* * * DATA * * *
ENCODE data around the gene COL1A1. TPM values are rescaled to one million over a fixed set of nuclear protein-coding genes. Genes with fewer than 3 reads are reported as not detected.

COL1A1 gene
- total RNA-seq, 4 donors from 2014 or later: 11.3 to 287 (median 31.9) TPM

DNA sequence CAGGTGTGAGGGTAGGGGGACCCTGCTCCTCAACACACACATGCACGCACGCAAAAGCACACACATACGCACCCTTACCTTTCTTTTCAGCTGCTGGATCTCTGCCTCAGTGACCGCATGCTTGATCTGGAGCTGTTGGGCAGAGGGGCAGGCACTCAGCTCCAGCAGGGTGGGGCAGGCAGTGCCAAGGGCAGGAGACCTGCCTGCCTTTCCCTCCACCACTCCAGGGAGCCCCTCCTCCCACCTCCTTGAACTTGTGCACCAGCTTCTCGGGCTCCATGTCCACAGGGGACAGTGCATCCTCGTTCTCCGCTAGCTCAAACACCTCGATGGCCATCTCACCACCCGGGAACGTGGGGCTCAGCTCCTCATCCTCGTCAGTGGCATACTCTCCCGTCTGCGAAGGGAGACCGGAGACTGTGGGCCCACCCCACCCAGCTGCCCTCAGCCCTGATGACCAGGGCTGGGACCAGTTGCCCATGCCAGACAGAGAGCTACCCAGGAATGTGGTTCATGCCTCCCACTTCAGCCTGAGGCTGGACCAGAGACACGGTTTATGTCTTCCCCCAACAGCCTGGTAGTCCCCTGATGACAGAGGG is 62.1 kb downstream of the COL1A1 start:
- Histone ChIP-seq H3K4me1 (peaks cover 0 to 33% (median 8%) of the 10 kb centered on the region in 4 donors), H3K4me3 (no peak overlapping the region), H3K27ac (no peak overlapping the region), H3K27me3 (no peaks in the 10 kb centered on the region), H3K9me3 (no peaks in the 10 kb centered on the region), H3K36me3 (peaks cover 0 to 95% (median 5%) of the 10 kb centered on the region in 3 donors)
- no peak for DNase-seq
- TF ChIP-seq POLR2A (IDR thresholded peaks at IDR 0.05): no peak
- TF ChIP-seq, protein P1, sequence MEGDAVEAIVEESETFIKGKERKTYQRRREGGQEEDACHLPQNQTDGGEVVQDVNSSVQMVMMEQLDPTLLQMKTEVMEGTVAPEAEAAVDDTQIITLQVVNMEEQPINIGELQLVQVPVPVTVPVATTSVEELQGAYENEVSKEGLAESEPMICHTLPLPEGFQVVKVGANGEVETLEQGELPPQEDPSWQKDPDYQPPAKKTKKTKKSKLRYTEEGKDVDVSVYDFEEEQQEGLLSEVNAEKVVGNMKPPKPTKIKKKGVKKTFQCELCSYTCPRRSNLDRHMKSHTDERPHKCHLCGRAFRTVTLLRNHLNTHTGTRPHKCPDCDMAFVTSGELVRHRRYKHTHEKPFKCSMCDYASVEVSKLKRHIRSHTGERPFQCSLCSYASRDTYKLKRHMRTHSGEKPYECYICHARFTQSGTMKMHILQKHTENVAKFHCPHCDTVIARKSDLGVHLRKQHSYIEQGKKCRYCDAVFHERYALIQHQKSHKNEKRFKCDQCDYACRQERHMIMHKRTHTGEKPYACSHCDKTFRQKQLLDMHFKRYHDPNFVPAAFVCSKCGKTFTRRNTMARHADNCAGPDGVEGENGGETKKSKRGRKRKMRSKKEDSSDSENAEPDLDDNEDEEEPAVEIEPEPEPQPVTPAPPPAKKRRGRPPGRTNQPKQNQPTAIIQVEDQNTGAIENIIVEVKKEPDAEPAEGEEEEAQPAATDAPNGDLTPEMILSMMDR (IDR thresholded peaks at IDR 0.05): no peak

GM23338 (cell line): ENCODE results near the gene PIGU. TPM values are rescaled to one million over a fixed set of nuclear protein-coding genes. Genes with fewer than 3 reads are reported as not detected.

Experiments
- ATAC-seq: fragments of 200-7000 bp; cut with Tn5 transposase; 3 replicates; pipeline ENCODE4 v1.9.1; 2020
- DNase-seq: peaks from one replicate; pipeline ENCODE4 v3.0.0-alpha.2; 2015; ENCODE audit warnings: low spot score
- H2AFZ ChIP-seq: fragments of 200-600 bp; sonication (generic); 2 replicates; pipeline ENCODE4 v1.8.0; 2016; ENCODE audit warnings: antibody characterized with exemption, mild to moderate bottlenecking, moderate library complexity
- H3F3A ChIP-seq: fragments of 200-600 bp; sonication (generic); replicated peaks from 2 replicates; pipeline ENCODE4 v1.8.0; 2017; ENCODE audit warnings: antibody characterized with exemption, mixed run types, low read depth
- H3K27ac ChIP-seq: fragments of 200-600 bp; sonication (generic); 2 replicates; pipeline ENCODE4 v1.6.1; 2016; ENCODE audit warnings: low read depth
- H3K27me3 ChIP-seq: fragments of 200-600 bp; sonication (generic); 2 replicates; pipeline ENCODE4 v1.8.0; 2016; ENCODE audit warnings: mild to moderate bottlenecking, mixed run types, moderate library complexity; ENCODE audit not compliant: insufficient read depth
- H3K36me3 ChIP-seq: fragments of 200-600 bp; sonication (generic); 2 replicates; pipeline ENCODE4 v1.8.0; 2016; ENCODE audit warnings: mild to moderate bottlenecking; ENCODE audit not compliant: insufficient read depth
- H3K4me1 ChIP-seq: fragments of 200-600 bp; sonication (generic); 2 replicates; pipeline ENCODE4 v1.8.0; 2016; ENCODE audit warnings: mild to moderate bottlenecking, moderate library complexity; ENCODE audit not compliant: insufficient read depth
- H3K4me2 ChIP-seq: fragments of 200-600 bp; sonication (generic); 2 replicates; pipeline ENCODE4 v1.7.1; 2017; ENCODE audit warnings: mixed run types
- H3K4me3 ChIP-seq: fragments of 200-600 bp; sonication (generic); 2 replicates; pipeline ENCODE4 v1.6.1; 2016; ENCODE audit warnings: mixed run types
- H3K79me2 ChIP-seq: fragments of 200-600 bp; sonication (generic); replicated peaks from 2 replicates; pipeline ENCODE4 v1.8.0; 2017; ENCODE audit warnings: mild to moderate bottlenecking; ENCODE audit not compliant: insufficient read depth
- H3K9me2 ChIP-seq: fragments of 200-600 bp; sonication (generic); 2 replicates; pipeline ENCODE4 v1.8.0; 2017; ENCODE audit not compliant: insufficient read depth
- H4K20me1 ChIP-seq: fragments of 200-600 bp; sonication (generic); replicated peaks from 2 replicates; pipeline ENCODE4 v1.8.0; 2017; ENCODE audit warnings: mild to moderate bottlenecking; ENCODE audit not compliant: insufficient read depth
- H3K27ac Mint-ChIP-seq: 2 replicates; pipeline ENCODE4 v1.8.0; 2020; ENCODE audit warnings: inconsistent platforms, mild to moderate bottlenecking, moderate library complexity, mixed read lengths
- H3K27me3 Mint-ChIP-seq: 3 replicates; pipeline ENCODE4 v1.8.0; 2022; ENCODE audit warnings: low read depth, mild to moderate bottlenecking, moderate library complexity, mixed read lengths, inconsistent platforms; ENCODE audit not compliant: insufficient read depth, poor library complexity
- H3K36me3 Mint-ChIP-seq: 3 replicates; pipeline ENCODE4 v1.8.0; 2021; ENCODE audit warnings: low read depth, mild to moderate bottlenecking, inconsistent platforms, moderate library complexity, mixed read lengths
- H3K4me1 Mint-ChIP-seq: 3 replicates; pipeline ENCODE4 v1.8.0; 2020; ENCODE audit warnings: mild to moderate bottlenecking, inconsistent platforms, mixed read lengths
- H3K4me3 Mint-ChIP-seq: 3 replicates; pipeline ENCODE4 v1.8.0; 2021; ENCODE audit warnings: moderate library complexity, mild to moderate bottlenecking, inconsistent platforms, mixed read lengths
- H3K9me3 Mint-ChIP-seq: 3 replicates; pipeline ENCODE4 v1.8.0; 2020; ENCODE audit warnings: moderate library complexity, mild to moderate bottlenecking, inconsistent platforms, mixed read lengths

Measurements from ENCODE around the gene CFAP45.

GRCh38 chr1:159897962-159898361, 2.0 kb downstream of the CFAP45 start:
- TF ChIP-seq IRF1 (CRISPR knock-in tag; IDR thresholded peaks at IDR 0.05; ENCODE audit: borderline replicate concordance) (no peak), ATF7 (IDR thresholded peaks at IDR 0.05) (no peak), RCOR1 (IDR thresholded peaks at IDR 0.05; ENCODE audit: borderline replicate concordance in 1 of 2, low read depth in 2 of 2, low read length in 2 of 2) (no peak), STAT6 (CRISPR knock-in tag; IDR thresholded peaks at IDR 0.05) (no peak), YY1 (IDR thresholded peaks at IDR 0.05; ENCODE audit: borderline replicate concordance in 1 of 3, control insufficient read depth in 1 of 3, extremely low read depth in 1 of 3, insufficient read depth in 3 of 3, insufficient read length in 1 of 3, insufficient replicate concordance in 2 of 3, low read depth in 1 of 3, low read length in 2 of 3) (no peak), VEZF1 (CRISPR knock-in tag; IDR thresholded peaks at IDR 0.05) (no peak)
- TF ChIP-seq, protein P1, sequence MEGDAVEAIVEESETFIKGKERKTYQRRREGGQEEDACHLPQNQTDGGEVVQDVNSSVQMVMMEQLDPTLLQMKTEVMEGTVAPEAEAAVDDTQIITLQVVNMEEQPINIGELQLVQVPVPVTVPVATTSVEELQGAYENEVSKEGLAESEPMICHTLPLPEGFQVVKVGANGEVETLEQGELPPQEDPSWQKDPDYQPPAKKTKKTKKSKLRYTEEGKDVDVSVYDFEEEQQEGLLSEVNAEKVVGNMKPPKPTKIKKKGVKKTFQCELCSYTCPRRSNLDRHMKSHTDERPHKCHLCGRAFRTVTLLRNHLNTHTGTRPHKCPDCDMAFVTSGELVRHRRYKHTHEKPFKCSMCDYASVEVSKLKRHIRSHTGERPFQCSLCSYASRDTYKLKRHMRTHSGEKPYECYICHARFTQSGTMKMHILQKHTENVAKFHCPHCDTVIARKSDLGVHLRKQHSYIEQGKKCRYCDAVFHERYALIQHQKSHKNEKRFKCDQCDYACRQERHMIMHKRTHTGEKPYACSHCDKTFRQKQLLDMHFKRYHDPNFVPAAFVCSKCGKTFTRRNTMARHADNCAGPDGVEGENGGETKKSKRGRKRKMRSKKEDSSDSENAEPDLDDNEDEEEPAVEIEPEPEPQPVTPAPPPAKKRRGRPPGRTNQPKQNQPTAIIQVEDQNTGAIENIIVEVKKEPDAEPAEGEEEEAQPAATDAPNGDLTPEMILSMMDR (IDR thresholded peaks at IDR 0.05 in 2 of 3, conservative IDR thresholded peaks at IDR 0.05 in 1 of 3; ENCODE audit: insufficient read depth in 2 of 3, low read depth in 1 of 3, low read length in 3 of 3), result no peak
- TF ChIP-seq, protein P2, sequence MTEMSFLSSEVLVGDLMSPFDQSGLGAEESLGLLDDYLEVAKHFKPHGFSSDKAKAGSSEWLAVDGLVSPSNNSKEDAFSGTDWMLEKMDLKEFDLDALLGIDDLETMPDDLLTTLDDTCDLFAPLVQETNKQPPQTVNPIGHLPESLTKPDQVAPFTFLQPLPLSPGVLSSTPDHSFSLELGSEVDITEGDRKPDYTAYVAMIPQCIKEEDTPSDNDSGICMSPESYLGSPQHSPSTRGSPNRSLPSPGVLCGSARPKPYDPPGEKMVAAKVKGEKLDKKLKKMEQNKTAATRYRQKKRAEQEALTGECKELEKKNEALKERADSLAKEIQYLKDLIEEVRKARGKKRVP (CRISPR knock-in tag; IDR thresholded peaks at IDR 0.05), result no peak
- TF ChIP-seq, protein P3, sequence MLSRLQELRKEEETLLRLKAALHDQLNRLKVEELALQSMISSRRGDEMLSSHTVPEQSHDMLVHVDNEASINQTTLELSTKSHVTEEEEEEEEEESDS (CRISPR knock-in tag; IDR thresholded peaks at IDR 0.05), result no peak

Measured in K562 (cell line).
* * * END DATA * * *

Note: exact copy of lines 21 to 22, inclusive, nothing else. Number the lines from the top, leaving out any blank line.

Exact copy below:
- H3K79me2 ChIP-seq: fragments of 200-600 bp; sonication (generic); replicated peaks from 2 replicates; pipeline ENCODE4 v1.8.0; 2017; ENCODE audit warnings: mild to moderate bottlenecking; ENCODE audit not compliant: insufficient read depth
- H3K9me2 ChIP-seq: fragments of 200-600 bp; sonication (generic); 2 replicates; pipeline ENCODE4 v1.8.0; 2017; ENCODE audit not compliant: insufficient read depth